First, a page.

The Marlins baseball people have always gotten the right names in their housecleanings. In some cases, it succeeded when they received Hanley Ramirez and Sanchez for Josh Beckett; in others, it didn’t as they received Cameron Maybin and Andrew Miller as the centerpieces for Miguel Cabrera and Dontrelle Willis. This is the risk when trading for prospects. Getting talent is controllable; developing that talent is the variable. The Marlins foundation is young, cheap and quite good once we get past the messy way in which it was laid.

The rest of baseball

The balance of power has shifted drastically. The NL East was a monster before the 2012 season started, but the Phillies age caught up to them; the Mets weren’t as bad as expected; the Nationals took their leap faster than most anticipated; and the Marlins were a disaster. Now that they’ve gutted the place, the Marlins are widely expected to be a punching bag in 2013, but truth be told with a group of young players fighting for playing time and jobs, they’ll be at least as competitive as the 69-93 apathy-tinged monstrosity that played out the string for most of the summer.

The American League saw the balance of power shift East to West. While it was supposed to be a two-team race for supremacy between the Angels and Rangers, the Athletics stunned both by winning the division. The Mariners young pitching and money to spend will make them a darkhorse in 2013. The Tigers just signed Torii Hunter for their star-studded lineup. There’s no longer a waltz into the playoffs for 2-3 teams from the AL East.

The Yankees and Red Sox are in moderate to severe disarray with the Yankees having limited money to spend and now three teams in their division that have a rightful claim to being better than they are. The Red Sox purge excised the contracts of Beckett, Carl Crawford, and Adrian Gonzalez. At the time it was an acknowledgement that the construction of the team wasn’t going to work and they intended to start over. It’s eerily similar to the situation the Marlins found themselves in, but the Marlins didn’t give it another try as the Red Sox did following their winter of 2010 spending spree and subsequent 2011 failure, and the Red Sox are going to take the money they saved and put it back into the team while the Marlins aren’t.

The Yankees have done nothing thus far in the winter and are trapped with contracts like that of Alex Rodriguez clogging up their arteries. Brian Cashman is getting what he wanted and learning that being the would-be genius isn’t all it’s cracked up to be. He chafed at the notion that the Yankees teams he helped build were creatures of financial might and longed to be seen in the industry in the category of Billy Beane and Theo Epstein as architects of winning franchises under a budget and with intelligent acquisitions rather than raiders of resources for those that could no longer afford them. Well, he’s getting what he wanted and the results are not good. Under the mandate of getting the payroll down to $189 million by 2014, he can’t take on the contracts that the Blue Jays and Alex Anthopoulos just did. The pitchers he’d hoped to develop to provide low-cost production have either been mediocre or busts entirely. They’re waiting and hoping that Andy Pettitte returns and has another year in him; that Derek Jeter can recover from his ankle injury; that they get something from A-Rod; that Mariano Rivera can rebound from knee surgery at age 43; that Hiroki Kuroda will take a one-year deal to come back (he won’t); that they get something from Michael Pineda.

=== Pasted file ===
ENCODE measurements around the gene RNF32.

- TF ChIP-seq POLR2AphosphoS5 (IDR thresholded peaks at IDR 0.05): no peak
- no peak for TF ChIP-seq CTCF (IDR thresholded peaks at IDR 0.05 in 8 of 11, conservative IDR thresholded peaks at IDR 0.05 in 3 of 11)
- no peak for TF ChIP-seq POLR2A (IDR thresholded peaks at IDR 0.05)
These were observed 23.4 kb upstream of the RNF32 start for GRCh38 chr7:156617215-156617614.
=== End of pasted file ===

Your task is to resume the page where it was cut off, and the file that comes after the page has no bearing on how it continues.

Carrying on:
Do you really expect all of this to happen in a division made even tougher by the Blue Jays’ trades; the Orioles’ improvement; the Rays’ talent; and the Red Sox money to spend and determination to get back to their basics? The Yankees are in a worse position than the Marlins and even the Phillies were because if the season is spiraling in July of 2013, they’ll be trapped by those contracts and the fan anger that they won’t be able to make those conceding trades for the future. This is the team they have and the division they’re in and neither bode well.